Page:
Czech Model 1/48 JRF 'Goose'

KIT #: 4812
PRICE: $49.95 SRP
DECALS: Three options
REVIEWER: Pat Earing

Flying Colors Aero (Sheets : FAC48001, FAC48006 and FAC48105)


Sometimes kits that I have waited for years to see produced and gotten very excited about when they were, prove to be a disappointment for no apparent reason.  For me, the Czech Models JRF Goose is a classic case.  In the late 1990’s I was building anything that landed on or near water in terms of modeling, and although I desperately wanted a Grumman Goose on the shelf the only option available was a spendy and difficult to find resin kit.  However, this was the beginning of the magical time when Classic Airframes and others began fleshing out available options in 1/48 scale that we never hoped to see as injection molded kits; so it was only a matter of time and-bam-there it was-an easy to find kit of a highly desirable (at least to me) subject.  I immediately purchased two and started building.

Unfortunately, it wasn’t an easy kit to assembly; or I made it that way in my case.  Furthermore, I chose a really mundane scheme that fit a time frame for the ‘theme’ I was building at that time but little else.   So, right after decals were applied, and in a very nearly finished state I tossed the model into the Box O’Doom where it sat for the better part of five years.

Back about three years ago now, I pulled the kit out and spent a day finishing it up and putting it on my display shelf.  I did not do much in the way of finish work-no weathering or extra-just finished and on display was the order of the day.  Although finished, the kit nagged at me as it really wasn’t inspiring, yet it was well built and I had harbored such high hopes for the kit.  Oh well, it was finished, and on to the next kit I went.

Recently I have started building models by country themes.  For 2012 I ‘visited’ Ireland and for 2013 the theme is focused on aircraft from Scandinavian air forces.  This thematic method of choosing builds has proved to be satisfying and fun for a number of reasons; foremost, it forces me to build kits way outside my usual interest comfort zone as well as my modeling comfort zone, and two, it creates research opportunities that challenge me.  The only real rules for my builds are that I try and build ‘oddball’ and lesser known planes and in deference to my wife I try not to load them out or display too many guns.   So, starting some research on Sweden and Norway I began utility planes and I ran across some photographs of a bright orange Goose on skis.  What?  A triphibian JRF?  Not exactly, as the skis were static for the time they were installed, but the scheme was fantastic and exactly what I had in mind when I originally built my Czech kit!  But… I have to admit I did not relish finding another kit (I had long since sold my second copy) or the prospect of building another; but, glancing at my display case an epiphany occurred-why not restore the wart I had already built?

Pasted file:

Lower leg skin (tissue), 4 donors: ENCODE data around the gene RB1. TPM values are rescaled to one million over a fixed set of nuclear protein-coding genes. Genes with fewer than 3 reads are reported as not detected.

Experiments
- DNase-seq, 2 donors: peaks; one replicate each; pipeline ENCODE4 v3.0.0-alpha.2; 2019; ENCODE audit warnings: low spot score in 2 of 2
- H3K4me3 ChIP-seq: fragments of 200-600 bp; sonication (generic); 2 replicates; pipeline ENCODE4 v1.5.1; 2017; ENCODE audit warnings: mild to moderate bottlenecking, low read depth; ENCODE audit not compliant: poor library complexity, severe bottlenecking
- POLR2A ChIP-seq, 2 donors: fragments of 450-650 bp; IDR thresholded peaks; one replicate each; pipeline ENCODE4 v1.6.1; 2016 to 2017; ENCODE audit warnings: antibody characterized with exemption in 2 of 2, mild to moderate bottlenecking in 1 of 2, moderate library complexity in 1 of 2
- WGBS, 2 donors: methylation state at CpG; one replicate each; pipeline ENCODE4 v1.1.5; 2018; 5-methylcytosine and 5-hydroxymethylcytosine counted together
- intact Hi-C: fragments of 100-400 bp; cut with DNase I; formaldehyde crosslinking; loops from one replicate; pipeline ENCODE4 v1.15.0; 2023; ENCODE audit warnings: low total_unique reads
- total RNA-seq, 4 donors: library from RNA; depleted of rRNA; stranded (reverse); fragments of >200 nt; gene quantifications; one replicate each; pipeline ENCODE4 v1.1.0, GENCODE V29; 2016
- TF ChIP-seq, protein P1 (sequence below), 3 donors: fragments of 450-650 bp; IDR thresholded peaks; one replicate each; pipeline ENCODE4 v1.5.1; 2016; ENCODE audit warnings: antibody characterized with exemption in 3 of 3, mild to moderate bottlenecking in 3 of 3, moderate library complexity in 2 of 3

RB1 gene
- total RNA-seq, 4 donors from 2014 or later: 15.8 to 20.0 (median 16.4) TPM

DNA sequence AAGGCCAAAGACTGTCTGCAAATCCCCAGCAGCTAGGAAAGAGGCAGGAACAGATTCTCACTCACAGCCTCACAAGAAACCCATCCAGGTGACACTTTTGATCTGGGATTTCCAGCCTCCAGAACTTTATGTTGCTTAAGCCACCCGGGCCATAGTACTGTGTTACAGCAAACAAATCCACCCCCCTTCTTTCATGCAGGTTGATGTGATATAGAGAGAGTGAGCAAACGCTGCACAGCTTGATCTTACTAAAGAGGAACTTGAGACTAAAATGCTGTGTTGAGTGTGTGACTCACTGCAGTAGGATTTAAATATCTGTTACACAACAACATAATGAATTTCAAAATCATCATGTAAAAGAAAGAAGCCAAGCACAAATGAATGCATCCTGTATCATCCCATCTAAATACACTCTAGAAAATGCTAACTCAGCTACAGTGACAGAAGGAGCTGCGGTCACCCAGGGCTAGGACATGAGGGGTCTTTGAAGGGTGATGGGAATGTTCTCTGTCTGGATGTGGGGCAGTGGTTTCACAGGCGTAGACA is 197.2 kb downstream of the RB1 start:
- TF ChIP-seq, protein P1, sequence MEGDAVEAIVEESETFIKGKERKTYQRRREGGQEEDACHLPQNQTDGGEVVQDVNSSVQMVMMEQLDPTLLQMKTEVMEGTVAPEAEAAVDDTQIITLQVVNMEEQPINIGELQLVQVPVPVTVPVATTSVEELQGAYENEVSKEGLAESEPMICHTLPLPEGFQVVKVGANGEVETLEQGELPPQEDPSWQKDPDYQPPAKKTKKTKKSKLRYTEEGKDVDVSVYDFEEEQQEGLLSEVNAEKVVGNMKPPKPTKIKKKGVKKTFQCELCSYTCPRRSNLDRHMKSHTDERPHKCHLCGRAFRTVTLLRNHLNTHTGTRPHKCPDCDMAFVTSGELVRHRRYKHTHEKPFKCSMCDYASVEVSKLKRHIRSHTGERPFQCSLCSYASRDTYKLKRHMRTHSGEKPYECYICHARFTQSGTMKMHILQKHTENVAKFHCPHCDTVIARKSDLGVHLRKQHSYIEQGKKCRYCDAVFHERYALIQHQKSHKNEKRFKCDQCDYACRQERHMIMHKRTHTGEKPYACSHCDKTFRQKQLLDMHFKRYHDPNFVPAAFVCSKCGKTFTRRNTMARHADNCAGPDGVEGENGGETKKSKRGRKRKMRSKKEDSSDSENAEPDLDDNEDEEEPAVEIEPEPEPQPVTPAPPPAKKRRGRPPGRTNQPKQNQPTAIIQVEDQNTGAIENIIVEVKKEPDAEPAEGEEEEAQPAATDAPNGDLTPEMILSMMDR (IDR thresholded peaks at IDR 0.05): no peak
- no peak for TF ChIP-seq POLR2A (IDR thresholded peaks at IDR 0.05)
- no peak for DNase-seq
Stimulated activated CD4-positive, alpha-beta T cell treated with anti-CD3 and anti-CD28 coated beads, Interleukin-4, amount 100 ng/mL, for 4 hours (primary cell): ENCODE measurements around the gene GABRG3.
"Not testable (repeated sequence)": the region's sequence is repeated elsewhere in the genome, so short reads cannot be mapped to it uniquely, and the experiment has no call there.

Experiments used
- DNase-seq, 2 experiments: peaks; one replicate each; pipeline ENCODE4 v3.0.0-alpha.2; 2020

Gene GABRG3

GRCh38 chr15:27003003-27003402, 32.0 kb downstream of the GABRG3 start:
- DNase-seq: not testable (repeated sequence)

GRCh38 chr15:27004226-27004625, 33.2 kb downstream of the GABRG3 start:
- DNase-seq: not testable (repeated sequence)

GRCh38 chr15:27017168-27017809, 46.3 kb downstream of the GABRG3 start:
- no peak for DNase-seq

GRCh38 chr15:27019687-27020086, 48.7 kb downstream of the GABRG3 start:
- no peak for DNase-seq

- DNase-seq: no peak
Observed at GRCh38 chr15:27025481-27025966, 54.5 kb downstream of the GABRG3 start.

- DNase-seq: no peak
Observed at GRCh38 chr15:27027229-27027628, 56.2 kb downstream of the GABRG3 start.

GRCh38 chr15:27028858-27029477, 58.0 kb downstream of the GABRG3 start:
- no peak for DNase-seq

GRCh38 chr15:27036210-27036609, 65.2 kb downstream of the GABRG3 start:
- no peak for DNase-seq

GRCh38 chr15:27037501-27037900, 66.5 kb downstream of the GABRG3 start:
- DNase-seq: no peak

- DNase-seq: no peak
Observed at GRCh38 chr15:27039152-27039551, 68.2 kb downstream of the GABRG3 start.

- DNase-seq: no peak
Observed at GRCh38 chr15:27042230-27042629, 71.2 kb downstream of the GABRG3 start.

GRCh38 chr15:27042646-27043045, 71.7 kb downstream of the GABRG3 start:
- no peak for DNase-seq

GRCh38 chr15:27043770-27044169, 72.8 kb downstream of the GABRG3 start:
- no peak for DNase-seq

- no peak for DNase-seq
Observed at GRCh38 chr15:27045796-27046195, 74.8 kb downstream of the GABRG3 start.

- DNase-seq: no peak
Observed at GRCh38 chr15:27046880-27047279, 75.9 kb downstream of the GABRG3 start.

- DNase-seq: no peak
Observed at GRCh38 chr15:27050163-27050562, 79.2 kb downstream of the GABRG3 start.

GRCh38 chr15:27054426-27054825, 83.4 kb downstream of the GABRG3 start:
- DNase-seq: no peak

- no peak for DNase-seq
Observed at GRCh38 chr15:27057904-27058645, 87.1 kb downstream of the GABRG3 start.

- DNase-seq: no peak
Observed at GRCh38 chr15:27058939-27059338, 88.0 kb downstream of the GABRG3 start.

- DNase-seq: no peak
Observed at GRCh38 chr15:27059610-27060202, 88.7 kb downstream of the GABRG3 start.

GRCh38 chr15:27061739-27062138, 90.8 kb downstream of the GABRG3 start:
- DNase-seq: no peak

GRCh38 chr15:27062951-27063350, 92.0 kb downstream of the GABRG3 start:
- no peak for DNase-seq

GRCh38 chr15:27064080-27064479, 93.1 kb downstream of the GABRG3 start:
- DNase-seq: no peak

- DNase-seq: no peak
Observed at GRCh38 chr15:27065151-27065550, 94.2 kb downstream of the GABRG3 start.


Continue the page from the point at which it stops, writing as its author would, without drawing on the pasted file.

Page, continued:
So, here you have a brief article focused on the restoration of a previously completed model that represents a true rag to riches transformation.

For a history of the goose I will refer the reader to the numerous websites available through a quick Google search.  In regards to the Goose in Swedish service, I know that they had one and it served from 1951 until 1962 when it was stricken due to a takeoff mishap.  The plane was used on skis in the winter; the outriggers were removed and skis similar to those used on the Gloster Gladiator were fitted to the landing gear. Summer use found it back on wheels or in the water.